China and Russia to build lunar space station
China and Russia have announced plans to build a space station on or around the moon, or both.
The Russian space agency Roscommos says it has signed an agreement with China’s National Space Administration to develop research facilities on or around (or both) our nearest celestial neighbour.
A statement from both countries’ space agencies says it will be available for use by other nations.
It comes as Russia prepares to celebrate the 60th anniversary of its first-ever manned space flight.
The International Scientific Lunar Station will carry out a wide range of scientific research including exploration and utilisation of the moon, a statement from both agencies said.
“China and Russia will use their accumulated experience in space science, research and development and use of space equipment and space technology to jointly develop a road map for the construction of an international lunar scientific research station,” the statement said (in Mandarin).
It added that both Russia and China will collaborate in the planning, design, development and operation of the research station.
Divers find Philippine reef covered with face masks
The BBC reported that Personal Protective Equipment (PPE) is washing up on coral reefs close to the Philippine capital, Manila. According to an estimate by the Asian Development Bank, during the peak of the Covid-19 outbreak, the city could have been generating up to 280 tonnes of extra medical waste per day.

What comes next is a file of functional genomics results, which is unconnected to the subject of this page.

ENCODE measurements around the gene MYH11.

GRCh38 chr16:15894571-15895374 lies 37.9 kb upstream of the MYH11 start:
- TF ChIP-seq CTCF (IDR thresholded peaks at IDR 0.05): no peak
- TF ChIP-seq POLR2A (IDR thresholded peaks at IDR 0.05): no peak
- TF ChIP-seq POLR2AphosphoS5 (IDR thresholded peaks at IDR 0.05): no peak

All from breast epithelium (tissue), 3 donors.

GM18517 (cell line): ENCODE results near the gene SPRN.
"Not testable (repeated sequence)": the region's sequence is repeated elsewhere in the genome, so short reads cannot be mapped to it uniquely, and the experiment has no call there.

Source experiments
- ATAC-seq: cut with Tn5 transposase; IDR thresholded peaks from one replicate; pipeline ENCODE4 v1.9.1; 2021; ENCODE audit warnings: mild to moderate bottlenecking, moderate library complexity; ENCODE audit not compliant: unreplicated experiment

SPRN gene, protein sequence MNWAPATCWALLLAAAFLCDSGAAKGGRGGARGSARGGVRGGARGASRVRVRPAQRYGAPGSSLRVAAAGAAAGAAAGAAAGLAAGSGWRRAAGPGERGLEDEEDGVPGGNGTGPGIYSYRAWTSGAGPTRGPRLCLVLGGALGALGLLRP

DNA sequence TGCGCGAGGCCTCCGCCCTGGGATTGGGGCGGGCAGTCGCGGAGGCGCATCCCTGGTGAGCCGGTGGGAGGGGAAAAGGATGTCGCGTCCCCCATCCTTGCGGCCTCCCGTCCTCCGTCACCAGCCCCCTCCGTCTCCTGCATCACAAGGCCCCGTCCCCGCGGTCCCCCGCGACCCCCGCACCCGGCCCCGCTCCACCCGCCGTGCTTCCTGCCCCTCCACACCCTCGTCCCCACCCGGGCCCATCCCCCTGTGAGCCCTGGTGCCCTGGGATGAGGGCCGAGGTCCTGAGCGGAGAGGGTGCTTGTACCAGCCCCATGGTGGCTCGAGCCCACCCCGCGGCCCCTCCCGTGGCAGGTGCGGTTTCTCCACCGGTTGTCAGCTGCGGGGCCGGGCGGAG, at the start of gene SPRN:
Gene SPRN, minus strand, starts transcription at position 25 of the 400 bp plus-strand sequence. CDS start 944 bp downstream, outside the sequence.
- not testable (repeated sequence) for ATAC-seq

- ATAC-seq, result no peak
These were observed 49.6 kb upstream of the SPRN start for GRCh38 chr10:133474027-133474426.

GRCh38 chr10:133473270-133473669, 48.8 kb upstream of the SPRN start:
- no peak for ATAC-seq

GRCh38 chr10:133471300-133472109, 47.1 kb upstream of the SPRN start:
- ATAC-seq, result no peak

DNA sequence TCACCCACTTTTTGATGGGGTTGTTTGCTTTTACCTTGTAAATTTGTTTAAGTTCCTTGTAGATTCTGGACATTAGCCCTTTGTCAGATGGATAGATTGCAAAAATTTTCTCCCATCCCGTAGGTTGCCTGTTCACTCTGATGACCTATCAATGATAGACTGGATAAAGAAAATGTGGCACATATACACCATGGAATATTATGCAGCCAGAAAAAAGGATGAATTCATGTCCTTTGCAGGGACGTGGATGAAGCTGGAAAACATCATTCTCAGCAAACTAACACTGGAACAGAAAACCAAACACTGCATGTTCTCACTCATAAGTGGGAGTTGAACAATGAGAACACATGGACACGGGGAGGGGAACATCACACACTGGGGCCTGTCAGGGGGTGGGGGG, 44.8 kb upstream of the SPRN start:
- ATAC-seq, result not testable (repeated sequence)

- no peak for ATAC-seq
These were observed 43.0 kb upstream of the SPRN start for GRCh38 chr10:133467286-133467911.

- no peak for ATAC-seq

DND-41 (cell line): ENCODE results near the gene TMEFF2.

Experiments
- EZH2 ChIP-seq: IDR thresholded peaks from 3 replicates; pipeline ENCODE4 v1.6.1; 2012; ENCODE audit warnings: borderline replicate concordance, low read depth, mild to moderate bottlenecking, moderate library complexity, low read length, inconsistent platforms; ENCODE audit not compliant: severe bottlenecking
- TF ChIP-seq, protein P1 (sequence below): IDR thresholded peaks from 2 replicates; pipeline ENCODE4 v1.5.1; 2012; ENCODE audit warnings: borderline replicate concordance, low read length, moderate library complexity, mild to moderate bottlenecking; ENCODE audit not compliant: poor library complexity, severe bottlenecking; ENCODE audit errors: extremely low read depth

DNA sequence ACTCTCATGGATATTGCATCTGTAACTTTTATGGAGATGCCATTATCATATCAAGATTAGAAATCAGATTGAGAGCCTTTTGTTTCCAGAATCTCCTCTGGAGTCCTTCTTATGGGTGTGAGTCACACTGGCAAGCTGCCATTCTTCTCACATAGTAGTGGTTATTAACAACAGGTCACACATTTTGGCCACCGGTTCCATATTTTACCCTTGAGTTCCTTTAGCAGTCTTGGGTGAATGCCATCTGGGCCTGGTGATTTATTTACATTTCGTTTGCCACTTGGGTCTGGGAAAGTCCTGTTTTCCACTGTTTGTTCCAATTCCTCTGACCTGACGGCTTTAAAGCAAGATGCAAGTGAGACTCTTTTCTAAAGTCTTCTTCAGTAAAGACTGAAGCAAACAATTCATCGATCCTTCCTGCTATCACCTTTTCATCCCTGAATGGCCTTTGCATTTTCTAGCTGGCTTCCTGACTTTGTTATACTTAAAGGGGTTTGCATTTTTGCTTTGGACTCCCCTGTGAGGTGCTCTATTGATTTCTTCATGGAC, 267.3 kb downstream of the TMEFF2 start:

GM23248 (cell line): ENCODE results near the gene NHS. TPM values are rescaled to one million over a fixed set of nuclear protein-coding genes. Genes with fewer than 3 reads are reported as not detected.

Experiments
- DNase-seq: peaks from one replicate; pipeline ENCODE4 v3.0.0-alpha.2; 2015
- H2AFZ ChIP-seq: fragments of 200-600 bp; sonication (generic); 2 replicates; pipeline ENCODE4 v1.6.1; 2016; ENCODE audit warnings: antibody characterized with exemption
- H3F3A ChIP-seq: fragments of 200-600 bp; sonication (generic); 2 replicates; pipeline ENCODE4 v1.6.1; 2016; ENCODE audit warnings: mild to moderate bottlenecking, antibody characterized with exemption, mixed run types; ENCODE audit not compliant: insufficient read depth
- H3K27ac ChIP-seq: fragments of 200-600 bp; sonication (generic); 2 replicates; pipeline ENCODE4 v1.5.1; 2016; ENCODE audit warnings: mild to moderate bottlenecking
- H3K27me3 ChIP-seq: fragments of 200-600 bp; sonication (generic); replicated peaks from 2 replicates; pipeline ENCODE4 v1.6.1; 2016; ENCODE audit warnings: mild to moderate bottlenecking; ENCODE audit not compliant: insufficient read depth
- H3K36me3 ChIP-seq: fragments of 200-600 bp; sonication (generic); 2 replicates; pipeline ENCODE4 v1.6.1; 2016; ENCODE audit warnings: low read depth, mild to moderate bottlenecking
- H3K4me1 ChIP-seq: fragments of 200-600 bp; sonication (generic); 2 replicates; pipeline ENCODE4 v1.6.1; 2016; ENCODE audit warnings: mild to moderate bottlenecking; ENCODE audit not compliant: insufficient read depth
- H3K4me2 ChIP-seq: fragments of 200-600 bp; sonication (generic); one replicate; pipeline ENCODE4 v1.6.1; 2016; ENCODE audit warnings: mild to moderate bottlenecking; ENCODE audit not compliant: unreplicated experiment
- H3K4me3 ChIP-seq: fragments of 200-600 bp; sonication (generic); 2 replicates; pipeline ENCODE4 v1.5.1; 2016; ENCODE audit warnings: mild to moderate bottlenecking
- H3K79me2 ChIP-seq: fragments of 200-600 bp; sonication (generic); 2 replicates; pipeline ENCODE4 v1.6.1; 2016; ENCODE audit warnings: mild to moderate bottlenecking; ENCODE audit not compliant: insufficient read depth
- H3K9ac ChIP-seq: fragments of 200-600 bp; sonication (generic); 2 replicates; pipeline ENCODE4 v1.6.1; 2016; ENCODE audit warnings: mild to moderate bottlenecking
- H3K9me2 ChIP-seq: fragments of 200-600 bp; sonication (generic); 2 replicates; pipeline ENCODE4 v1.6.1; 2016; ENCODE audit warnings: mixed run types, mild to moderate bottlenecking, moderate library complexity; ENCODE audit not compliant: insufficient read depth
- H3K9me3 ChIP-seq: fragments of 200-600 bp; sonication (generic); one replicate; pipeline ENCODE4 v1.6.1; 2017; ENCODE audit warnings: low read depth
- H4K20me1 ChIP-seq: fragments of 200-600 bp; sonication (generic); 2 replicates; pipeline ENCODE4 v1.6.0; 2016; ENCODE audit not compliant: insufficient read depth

Environmental groups are warning that the plastic inside face masks is breaking down and being consumed by marine wildlife. They’re urging the Philippine government to improve its handling of medical waste, to prevent further pollution of the seas.
Gloucestershire family at the centre of meteorite joy
The Wilcock family have found themselves at the centre of a major scientific occurrence after a meteorite hit their property in Winchcombe at the end of February.
It was the most valuable rock from space ever to fall on the UK, and the discovery has made waves in the British scientific community.
A carbonaceous chondrite – a dark stony material that retains unaltered chemistry from the formation of our Solar System 4.6 billion years ago – it could give fresh insights on how the planets came into being.
The Wilcock family heard a dull thud outside their home on the night of Sunday, February 28.
“When I heard it drop, I stood up and looked out the window to see what was there,” recalled Hannah Wilcock. “But because it was dark I couldn’t see anything.
“It was only the next morning when we went out that we saw it on the drive – a bit like a kind of splatter. And in all honesty, my original thought was – has someone been driving around the Cotswolds lobbing lumps of coal into people’s gardens?” she told BBC News.